Beginning with a hot summer trip in the middle of the city, Natsu hosts her sister and young niece, the latter who refuses to talk but spills her heart out about the fears of puberty onto the pages of her journal. Ten years later and in another sweltering summer, Natsu begins a rocky path towards motherhood as her fears of growing older and lonelier mirror that of her niece's past. Her journey reveals the complications that stand in the way of a single woman desiring a life that does not depend on the conventional company of men, especially in a world so ready to dispose of women at a certain age.
A first-rate psychological thriller whose slow-burn comes not from the “thriller” portion of its genre definition, but the “psychological,” Elizabeth Kay’s debut is a soul searching look at women’s friendship. Jane and Marnie have been best friends since they were eleven years old, through school and jobs, broken families, men and marriage, and so, so much death. Who couldn’t forgive Jane for doing everything in her power to keep her best friend close? Who wouldn’t find themselves asking what lengths they would go to for such a friendship?
Sarahland is an acid road trip with writhing bodies stuck together by lip gloss and bodily fluids I can't mention here. The little connections and pop culture references - BUFFY! - made me beam in delight, and one story in particular made me dream of becoming a Sarah who turns into a tree. The fluidity of gender and sexuality, as well as all the different shapes and sizes a body can be, are all celebrated in this collection of messy queer Sarahs.
This has it all: an eating disorder, mommy issues, frozen yogurt, sex, the spirit of Rabbi Judah Loew ben Bezalel, and lots more. The detail Broder brings to this story of appetite (that of spirituality, sensuality, and food) is magnificent. You feel like you're under the neon lights of the kosher Chinese Polynesian American restaurant in the middle of LA, rooting for Rachel as she starts feeding herself in more ways than one. Let me assure you that it's not for everyone, with a big trigger warning and explicit sex scenes, but it could be for you.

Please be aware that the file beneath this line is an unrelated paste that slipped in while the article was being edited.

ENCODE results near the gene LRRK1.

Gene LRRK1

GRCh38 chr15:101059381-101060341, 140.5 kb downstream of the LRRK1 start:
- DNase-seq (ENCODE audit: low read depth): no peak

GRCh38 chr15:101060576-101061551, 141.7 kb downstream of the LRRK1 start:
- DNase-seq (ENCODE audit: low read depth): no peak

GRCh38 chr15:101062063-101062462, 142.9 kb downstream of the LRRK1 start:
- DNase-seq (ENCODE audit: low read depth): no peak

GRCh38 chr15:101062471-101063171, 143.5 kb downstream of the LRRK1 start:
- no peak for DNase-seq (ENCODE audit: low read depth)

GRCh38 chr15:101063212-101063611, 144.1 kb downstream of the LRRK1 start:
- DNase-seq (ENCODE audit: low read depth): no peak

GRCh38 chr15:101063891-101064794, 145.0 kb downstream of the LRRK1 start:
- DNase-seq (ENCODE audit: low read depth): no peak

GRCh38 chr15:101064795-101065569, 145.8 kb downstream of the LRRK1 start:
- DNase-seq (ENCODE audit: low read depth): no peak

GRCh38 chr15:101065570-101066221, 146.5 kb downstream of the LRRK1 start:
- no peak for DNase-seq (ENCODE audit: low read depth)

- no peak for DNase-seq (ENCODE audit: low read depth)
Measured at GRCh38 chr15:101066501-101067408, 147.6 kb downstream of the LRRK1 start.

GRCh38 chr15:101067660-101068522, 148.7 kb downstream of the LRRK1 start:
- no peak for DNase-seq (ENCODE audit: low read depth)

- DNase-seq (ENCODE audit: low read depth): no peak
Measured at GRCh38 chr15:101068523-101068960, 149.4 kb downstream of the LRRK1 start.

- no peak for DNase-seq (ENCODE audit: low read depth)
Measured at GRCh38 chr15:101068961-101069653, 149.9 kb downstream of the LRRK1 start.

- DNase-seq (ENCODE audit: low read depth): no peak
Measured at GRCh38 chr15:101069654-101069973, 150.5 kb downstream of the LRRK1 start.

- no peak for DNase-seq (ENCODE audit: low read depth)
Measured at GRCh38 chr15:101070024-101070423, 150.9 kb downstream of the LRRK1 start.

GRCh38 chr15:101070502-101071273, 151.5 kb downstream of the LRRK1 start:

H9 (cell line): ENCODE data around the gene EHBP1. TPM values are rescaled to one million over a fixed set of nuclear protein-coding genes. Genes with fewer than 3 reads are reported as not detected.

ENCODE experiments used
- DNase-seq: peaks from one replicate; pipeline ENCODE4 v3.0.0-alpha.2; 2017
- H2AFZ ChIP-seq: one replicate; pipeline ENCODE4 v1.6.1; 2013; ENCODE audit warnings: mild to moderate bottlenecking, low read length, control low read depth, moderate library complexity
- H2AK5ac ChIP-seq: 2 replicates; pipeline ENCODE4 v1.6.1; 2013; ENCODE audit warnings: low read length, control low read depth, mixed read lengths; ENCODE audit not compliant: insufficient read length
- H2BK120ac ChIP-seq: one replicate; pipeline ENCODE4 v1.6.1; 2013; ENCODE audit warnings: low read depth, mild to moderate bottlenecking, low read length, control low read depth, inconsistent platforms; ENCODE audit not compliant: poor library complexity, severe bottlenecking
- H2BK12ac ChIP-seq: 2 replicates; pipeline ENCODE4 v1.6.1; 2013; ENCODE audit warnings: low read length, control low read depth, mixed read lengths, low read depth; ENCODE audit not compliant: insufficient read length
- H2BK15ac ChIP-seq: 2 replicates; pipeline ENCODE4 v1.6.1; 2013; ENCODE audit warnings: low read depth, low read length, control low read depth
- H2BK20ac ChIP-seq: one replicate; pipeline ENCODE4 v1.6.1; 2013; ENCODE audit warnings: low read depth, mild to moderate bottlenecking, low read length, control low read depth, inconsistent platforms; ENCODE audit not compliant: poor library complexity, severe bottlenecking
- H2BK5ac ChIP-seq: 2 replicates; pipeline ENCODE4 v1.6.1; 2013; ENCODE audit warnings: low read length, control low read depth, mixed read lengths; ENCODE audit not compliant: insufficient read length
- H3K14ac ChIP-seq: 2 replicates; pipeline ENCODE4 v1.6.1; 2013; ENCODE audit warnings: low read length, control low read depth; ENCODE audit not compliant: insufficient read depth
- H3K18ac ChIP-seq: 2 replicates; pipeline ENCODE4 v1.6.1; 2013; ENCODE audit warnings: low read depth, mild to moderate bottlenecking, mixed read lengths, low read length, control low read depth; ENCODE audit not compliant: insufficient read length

An absolutely delightful read for fans of Alexander McCall Smith and Alan Bradley, where Queen Elizabeth must step in to solve a mysterious death at Windsor Castle when England's top investigators have failed. On the eve of the Queen's 90th birthday celebration, the Castle is full of guests, including a dashing young Russian pianist found dead in his guest room. Is it an accident, suicide, a jealous husband or Putin's secret agents? Only Her Majesty can solve this puzzling case!
This short story collection was unlike anything I've ever read. I've never seen women and queerness so front and center in this way and Machado does it all with a breezy air of magical realism. From a retold fable with parenthetical asides to reimagined Law & Order plotlines to an inventory of lovers set against a global virus (which may hit close to home, eesh). I hope it sticks with you like it has stuck with me.
Trethewey comes at writing a memoir like the poet that she is. Her words will break your heart almost as much as her story does, told from a daughter's perspective of her mother suffering through domestic violence. She really shows the thin line between love and hate, passion and anger, especially in the bone-chilling recorded phone calls between her mother and ex-husband. Through her efforts to learn more about the woman she lost when she was 19, Trethewey will take your breath away.
In a time when being queer meant (at best) imprisonment under a brutal dictatorship, five women band together in the beginnings of friendship. They create a safe haven in a beach hut along the coast, where they are free to be who they are and love who they want. A triumph, a celebration, and a mourning all in one.
Once a year a book comes out that truly makes bookselling easy. This is that book. A beautifully written interconnecting family drama that checks all the boxes.
The phrase 'white nationalism' can dredge up a lot of images for people - angry beige men outlined in the glow of tiki torches or homemade militias kitted out in ill-fitting camo and American flags. In this study of three distinct women of white supremacy, the insidious nature of white women and their complicity in violent rhetoric is brought to the light, despite their best attempts to shield it in 'traditional feminine values' like baking and the pure art of... polka dancing? So much for the superior race.